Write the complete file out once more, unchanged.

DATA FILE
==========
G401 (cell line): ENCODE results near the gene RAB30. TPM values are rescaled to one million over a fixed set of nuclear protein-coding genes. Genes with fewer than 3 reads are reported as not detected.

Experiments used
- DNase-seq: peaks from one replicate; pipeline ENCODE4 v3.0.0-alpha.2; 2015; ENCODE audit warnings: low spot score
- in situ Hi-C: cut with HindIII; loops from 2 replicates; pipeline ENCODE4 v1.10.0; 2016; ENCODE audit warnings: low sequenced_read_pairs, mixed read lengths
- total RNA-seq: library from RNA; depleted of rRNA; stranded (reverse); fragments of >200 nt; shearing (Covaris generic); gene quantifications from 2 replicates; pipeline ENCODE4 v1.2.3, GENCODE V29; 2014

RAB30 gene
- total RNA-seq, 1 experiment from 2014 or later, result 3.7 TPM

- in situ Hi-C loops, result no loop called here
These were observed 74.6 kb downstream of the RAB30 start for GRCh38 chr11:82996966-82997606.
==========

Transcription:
G401 (cell line): ENCODE results near the gene RAB30. TPM values are rescaled to one million over a fixed set of nuclear protein-coding genes. Genes with fewer than 3 reads are reported as not detected.

Experiments used
- DNase-seq: peaks from one replicate; pipeline ENCODE4 v3.0.0-alpha.2; 2015; ENCODE audit warnings: low spot score
- in situ Hi-C: cut with HindIII; loops from 2 replicates; pipeline ENCODE4 v1.10.0; 2016; ENCODE audit warnings: low sequenced_read_pairs, mixed read lengths
- total RNA-seq: library from RNA; depleted of rRNA; stranded (reverse); fragments of >200 nt; shearing (Covaris generic); gene quantifications from 2 replicates; pipeline ENCODE4 v1.2.3, GENCODE V29; 2014

RAB30 gene
- total RNA-seq, 1 experiment from 2014 or later, result 3.7 TPM

- in situ Hi-C loops, result no loop called here
These were observed 74.6 kb downstream of the RAB30 start for GRCh38 chr11:82996966-82997606.